Several McHenry County Democratic precinct leaders criticized new precinct maps proposed by the McHenry County Clerk’s Office, arguing they were full of mistakes and the process lacked transparency.
McHenry County Clerk Joe Tirio, a Republican, unveiled maps last Thursday at the County Board’s Committee of the Whole that redraw voting precincts throughout the county in response to changes to legislative and County Board district boundaries.
After a weekend of review, several County Board members as well as other Democratic leaders in the county said more time was needed to fix problems.
“These proposed changes were never mentioned in any previous reports to the Board nor appeared on any previous agendas nor have been brought forward before any committee, which means you, the Board, or the public, or other stakeholders has not had time to give any input,” Democratic Party of McHenry County Chair Kristina Zahorik said at Tuesday’s County Board meeting.
The reason the County Board is seeing the maps this month, Tirio said, is because a state election bill that includes requirements for drawing the precincts was signed into law in mid-November. He said the law requires precinct maps to be approved by Jan. 14, the day after people running for office are allowed to begin collecting signatures to get on the 2022 ballot.
“I would’ve loved a lot of extra time,” Tirio told the County Board Tuesday. “The issue is whatever decision we make today, there is still a herculean effort to go back and now we’re going to have to reapply to all these addresses to new districts.”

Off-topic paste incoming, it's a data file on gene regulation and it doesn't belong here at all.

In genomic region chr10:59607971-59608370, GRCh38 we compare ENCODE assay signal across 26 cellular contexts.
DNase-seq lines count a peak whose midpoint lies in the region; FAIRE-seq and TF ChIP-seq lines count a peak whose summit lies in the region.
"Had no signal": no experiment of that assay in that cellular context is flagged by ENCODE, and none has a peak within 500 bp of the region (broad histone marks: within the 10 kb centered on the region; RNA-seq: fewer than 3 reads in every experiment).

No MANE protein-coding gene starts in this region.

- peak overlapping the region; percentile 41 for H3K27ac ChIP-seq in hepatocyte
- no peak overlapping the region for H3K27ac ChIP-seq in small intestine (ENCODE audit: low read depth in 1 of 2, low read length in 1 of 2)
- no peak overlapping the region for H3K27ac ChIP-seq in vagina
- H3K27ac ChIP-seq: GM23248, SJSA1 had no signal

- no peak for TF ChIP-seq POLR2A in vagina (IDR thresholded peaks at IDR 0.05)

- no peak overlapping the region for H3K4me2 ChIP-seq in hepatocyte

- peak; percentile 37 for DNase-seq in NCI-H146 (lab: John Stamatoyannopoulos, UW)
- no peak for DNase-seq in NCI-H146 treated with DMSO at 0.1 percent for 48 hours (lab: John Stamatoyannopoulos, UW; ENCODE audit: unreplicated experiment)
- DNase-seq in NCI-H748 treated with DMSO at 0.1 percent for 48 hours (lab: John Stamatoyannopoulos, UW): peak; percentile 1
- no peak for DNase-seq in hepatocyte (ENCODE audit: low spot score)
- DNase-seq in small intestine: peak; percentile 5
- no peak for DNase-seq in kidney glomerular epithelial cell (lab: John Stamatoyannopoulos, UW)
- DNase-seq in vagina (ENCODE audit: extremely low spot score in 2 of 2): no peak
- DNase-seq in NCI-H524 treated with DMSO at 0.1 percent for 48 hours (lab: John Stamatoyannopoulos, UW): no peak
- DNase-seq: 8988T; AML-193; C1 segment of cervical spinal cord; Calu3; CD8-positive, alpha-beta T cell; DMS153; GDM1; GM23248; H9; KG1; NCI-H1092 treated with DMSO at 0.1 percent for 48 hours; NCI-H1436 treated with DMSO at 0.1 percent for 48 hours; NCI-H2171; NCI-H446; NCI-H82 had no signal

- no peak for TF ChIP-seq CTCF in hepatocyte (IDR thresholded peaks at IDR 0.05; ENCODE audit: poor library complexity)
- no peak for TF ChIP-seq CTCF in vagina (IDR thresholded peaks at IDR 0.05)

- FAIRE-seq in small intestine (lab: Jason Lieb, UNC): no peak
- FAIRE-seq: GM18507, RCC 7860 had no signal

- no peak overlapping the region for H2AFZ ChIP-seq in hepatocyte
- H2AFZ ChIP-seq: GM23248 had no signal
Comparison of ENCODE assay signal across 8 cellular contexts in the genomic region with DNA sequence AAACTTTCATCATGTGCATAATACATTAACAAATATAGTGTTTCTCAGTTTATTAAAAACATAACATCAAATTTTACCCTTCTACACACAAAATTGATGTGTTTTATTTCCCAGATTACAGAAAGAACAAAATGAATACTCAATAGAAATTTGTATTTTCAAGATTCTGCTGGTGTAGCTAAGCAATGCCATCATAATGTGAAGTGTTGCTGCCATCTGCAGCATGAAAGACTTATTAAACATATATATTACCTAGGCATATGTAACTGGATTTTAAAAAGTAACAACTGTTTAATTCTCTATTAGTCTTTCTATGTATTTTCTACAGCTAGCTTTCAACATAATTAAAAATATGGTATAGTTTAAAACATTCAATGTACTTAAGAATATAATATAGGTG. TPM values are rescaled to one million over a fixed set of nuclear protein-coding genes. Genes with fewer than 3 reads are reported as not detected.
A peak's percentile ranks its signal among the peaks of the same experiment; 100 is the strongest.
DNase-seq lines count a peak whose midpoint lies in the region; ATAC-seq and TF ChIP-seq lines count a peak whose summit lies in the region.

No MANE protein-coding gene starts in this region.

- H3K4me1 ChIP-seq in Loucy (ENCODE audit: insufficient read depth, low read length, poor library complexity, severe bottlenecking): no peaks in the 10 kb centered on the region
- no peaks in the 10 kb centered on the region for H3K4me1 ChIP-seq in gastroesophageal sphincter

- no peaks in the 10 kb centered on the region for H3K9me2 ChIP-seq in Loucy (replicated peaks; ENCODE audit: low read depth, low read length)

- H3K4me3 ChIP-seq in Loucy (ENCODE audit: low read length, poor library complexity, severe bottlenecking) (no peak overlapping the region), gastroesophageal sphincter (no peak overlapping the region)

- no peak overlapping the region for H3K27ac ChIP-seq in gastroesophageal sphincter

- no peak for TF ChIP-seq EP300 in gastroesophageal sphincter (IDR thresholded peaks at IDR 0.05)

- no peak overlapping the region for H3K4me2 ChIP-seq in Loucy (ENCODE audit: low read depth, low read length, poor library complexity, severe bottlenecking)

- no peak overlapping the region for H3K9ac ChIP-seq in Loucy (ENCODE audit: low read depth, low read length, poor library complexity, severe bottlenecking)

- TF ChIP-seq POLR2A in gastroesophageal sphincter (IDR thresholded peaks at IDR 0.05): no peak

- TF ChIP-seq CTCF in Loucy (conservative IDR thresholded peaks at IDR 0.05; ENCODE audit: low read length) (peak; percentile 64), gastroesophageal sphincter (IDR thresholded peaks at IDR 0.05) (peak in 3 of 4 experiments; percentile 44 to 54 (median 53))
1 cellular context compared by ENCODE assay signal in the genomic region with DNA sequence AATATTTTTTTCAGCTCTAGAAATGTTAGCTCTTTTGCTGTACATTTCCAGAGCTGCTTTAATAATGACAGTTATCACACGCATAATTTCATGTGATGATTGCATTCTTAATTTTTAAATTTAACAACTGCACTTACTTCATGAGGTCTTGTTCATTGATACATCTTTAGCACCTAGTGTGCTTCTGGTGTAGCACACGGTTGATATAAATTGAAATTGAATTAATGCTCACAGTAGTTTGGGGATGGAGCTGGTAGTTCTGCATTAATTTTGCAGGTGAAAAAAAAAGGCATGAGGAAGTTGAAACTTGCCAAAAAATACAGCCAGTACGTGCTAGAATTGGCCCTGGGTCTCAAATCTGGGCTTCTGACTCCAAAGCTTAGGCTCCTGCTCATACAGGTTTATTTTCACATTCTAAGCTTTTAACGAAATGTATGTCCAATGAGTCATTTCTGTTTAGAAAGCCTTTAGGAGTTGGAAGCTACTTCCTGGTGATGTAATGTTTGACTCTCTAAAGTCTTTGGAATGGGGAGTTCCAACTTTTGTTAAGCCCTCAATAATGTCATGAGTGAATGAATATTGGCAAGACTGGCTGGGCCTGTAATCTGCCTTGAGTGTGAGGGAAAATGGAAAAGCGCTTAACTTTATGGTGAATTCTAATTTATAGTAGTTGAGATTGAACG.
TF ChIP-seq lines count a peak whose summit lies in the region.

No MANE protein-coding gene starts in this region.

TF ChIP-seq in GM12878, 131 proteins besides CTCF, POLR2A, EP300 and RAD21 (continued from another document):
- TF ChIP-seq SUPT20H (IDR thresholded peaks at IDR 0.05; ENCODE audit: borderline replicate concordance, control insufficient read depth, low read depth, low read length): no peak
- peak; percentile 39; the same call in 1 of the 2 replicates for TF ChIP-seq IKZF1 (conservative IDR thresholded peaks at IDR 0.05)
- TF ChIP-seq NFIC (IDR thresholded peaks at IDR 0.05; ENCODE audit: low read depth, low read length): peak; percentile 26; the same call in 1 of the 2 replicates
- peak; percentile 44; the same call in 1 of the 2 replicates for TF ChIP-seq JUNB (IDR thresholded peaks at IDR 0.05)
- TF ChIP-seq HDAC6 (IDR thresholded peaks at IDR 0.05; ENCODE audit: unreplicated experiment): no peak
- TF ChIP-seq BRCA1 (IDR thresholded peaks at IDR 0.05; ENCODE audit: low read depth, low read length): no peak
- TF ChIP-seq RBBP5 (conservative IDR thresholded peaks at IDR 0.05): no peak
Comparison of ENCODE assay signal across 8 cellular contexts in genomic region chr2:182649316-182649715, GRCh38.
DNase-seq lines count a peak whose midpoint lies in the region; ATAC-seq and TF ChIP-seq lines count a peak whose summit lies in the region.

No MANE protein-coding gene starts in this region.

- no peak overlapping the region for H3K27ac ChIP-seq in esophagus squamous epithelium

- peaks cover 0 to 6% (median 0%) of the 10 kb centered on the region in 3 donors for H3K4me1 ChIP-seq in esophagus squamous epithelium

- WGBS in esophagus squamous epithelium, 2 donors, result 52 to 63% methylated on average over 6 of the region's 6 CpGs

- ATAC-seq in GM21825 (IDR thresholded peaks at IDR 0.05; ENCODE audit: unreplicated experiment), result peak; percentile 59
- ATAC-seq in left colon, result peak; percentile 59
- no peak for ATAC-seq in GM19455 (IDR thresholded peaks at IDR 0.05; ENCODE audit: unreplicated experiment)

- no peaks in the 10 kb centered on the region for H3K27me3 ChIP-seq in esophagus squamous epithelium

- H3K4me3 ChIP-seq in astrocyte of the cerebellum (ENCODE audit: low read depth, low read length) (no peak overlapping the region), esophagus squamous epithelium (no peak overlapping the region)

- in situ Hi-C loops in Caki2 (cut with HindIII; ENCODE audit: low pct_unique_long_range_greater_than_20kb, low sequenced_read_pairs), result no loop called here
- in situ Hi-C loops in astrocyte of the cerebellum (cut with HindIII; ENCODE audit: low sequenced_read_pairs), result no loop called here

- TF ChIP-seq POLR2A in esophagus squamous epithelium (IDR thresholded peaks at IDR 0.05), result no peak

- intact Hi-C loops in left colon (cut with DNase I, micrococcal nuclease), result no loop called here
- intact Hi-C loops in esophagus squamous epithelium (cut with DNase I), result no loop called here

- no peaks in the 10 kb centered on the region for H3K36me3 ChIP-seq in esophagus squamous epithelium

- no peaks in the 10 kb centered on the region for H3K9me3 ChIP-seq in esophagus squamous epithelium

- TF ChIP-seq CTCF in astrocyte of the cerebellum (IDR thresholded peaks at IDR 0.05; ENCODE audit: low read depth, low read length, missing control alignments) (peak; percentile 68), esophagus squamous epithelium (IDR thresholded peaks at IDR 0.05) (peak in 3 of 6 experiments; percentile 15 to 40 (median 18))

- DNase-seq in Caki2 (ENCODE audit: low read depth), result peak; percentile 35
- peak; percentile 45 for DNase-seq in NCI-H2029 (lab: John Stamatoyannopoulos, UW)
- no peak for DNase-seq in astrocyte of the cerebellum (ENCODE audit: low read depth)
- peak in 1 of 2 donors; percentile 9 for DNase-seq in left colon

He said the map proposal, which was drawn by geographic information system staff at the county, was “the best we could do” to get a proposal in front of the board this month.
Democratic leaders pushed back and said the map had too many issues that need to be addressed.
Cathy Johnson, the chairwoman for Democratic Party of McHenry County District 6, called the maps as “un-transparent and unethical.” She cited numerous issues in the map she saw, which she said divided neighborhoods and would cause confusion for voters.
In one example, she argued changing the precinct number of the precinct that covers the Del Webb neighborhood in Huntley would cause confusion for older residents who already had established voting routines.
“If it was a mistake, you haven’t given us time to find these flaws and get them fixed,” Johnson said.
For voters, precincts indicate where a person goes to vote on Election Day. Staff from the clerk’s office said Tuesday the precincts are supposed to stay within the boundaries of County Board and state legislative districts and contain between 800 and 1,200 voters.
The proposal also increases the number of precincts in McHenry County to 217 from 212 in response to population changes.
“The new boundaries have many incidents of cutting along parcels instead of along streets. How do you explain to a voter where the precinct ends when it’s in a neighbor’s yard?” said Ruth Scifo, Democratic precinct committee person for Algonquin 50.
In response to the concerns Democratic leaders expressed during the public comment period, the County Board decided to postpone a vote on the map proposal to a special meeting on Jan. 12.
“Unfortunately, this new map has some obvious weaknesses that should be addressed,” said board member Paula Yensen, D-Lake in the Hills. “This is not a partisan issue. The problems I’ve seen in this map will be just as troubling for Republicans as Democrats. Precincts should be drawn to protect neighborhoods.”
Board member Joe Gottemoller, R-Crystal Lake, said he was initially in support of the maps coming to the meeting, but changed his mind. He said some precincts in Nunda Township cross into multiple County Board districts.
Tirio warned pushing off approval of the maps to January may cause problems for candidates.
“That’s going to make it probably impossible to have that data ready for petition passing,” Tirio said.
Board member Kelli Wegener pushed back arguing candidates know the general boundaries of their districts and can still work with those, even if precinct data hasn’t been updated by the clerk’s office.